If the recent dispatch of Russian bombers from Iranian territory represents a new general arrangement, it stands to significantly reduce the time involved in getting Russian aircraft to their targets, while also avoiding logistical difficulties involved in resupplying and operating directly out of an airbase inside war-torn Syria. And this improvement in Russia’s regional capability comes at an apparently crucial time, since it has been reported that bombing is intensifying around Aleppo, where loyalist forces are struggling to capture a major Islamic State stronghold.
The coincidence of these two developments is possibly indicative of a growing need for Russian assistance as Syrian and Iranian forces fall short of desired outcomes. The Iranian Revolutionary Guard Corps is either directly participating or assisting local forces in at least three conflict areas at the present moment. It is fighting the Islamic State, the Al Nusra Front, and other, more moderate Sunni rebels in Syria and Iraq. Meanwhile, it continues to support the rebellion against Yemeni President Abed Rabu Mansour Hadi, an ally of the West. At the same time, the IRGC has been implicated in the terrorist plots that were recently disrupted in Kuwait and Bahrain.
Opponents of the Iranian regime, such as the National Council of Resistance of Iran have asserted that Iran has stretched its forces to the breaking point in lieu of withdrawing its influence from any of these areas. Coupled with signs of an escalating crackdown at home, this may suggest that Iran’s material commitments are at risk of outpacing its economic recovery following the nuclear agreement with six world powers including the US and Russia.
Suleimani’s appeal to Iran last year may be interpreted as further evidence that Iran needs Russian support in order to keep up with these commitments. And now, the newfound opening of Iranian military bases to Russian forces gives the same impression, especially considering that it is virtually unheard of for the notoriously insular Islamic Republic. Reuters notes that this is reportedly the first time Iran has allowed any foreign military to operate out of its territory since the 1979 Islamic revolution.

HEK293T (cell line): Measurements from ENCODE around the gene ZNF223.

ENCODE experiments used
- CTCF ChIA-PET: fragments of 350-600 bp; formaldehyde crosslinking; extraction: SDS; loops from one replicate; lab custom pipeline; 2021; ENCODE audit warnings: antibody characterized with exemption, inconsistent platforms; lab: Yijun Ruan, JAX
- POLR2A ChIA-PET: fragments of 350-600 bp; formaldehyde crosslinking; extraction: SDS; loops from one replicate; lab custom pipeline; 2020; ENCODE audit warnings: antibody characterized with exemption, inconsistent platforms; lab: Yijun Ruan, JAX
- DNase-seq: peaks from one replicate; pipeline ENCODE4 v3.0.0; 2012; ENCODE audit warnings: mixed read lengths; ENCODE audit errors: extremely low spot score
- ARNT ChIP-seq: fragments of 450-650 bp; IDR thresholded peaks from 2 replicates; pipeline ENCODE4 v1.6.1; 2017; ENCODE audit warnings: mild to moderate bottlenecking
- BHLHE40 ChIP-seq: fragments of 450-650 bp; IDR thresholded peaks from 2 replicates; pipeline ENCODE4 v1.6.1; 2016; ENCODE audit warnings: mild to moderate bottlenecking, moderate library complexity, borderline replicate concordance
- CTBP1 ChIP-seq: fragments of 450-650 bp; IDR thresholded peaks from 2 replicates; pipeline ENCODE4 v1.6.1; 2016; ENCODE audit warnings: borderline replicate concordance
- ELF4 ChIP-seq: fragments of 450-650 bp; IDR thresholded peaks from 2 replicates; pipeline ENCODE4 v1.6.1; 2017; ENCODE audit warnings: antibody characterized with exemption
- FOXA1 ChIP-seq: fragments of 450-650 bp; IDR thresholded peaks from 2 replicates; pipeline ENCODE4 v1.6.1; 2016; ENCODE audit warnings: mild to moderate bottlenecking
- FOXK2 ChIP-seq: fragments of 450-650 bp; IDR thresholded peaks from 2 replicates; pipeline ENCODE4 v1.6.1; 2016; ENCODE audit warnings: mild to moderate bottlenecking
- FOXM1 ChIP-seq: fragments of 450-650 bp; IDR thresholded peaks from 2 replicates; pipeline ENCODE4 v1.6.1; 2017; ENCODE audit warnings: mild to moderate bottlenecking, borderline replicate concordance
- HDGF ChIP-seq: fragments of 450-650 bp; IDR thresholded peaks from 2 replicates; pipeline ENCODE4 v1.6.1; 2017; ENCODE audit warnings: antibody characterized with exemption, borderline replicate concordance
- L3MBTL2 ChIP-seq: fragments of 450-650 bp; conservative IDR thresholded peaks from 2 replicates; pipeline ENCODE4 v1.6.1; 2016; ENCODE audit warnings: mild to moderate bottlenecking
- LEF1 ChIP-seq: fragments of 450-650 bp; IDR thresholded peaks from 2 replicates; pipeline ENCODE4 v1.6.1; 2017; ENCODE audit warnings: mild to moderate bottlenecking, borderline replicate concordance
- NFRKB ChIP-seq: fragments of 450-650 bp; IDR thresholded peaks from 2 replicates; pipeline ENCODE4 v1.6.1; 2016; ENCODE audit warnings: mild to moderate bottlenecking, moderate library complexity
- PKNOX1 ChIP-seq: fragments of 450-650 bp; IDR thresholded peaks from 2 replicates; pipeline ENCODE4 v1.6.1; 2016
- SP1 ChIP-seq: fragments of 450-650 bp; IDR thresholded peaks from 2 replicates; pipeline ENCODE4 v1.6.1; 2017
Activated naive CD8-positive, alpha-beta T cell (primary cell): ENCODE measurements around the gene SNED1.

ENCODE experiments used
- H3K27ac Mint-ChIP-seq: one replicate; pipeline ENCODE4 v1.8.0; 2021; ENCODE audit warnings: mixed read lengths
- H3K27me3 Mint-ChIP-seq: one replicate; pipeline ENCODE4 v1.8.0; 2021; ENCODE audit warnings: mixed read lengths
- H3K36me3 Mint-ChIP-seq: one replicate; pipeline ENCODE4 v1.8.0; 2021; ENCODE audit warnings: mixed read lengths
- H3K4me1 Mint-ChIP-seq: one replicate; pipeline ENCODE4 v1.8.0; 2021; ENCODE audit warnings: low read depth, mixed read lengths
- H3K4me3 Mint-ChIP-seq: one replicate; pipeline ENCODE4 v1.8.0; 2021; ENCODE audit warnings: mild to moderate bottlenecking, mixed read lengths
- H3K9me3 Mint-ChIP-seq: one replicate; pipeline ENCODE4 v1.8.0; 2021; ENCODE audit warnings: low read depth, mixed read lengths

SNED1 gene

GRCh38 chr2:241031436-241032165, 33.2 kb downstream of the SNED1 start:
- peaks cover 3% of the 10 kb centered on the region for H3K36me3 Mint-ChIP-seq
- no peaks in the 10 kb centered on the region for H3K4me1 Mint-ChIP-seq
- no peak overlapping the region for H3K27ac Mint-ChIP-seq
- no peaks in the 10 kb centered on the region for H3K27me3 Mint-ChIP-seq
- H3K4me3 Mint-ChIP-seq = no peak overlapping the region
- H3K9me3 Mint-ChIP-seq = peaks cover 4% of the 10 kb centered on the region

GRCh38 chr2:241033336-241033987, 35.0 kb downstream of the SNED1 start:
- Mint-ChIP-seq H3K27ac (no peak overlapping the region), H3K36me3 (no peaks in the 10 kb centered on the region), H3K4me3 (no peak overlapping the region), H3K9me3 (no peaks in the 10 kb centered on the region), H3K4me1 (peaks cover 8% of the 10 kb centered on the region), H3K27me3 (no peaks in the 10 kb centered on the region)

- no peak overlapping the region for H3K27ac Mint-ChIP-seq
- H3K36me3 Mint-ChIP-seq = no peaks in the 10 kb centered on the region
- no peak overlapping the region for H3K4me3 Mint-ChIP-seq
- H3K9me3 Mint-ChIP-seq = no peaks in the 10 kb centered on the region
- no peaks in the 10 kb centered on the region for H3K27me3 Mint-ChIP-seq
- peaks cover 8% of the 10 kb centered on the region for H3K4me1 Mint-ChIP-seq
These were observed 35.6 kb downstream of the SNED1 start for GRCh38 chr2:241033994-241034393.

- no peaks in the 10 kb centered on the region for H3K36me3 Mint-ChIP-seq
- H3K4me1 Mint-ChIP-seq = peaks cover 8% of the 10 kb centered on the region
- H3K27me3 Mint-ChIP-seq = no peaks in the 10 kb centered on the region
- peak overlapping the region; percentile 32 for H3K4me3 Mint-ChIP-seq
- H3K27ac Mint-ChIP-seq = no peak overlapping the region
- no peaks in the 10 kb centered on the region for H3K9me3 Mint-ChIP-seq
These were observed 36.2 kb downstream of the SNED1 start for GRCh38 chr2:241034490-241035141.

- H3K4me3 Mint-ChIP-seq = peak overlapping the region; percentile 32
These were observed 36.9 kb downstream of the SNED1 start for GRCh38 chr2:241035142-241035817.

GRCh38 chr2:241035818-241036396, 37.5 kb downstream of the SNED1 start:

But although this apparent change in policy may be indicative of the difficulties that Iran is facing in maintaining its interventionist foreign policy, Reuters acknowledges that it is also a sign of the steadily expanding cooperative relationship between the two countries. And this is a source of anxiety for policymakers and analysts who are concerned about the possible development of an eastern bloc led by Russia, China, and Iran, which would be at odds with Western interests.
Those anxieties are in some respects amplified by the similar problems that these countries have with human rights. Russia has been increasingly ostracized within the world community as a result of its plainly aggressive incursion into Ukraine, as well as its treatment of some domestic groups, particularly homosexuals. In Iran also, homosexuals are subject to the death penalty and as mentioned above, Iranian crackdowns on domestic dissent have evidently intensified in recent years. This has included noticeable persecution of religious and ethnic minorities and dual nationals.
The NCRI and other critics of the Iranian regime have also taken the Islamic Republic to task for its disregard of human rights in the midst of its defense of the Assad regime. Assad himself reportedly used chemical weapons in the past and continues to use barrel bombs against civilian populations. Meanwhile, Iran’s Shiite proxies in both Syria and Iraq have been accused of violent reprisals against Sunni civilian communities, with human rights abuses often rivaling those of the Islamic State.
The Washington Post indicated on Tuesday that Russia has only contributed to this record via the tactics used in its air support. The newspaper’s coverage of the expansion in Iranian-Russian collaboration included reports stating that Russia is still striking civilian populations with incendiary weapons that are banned under international law.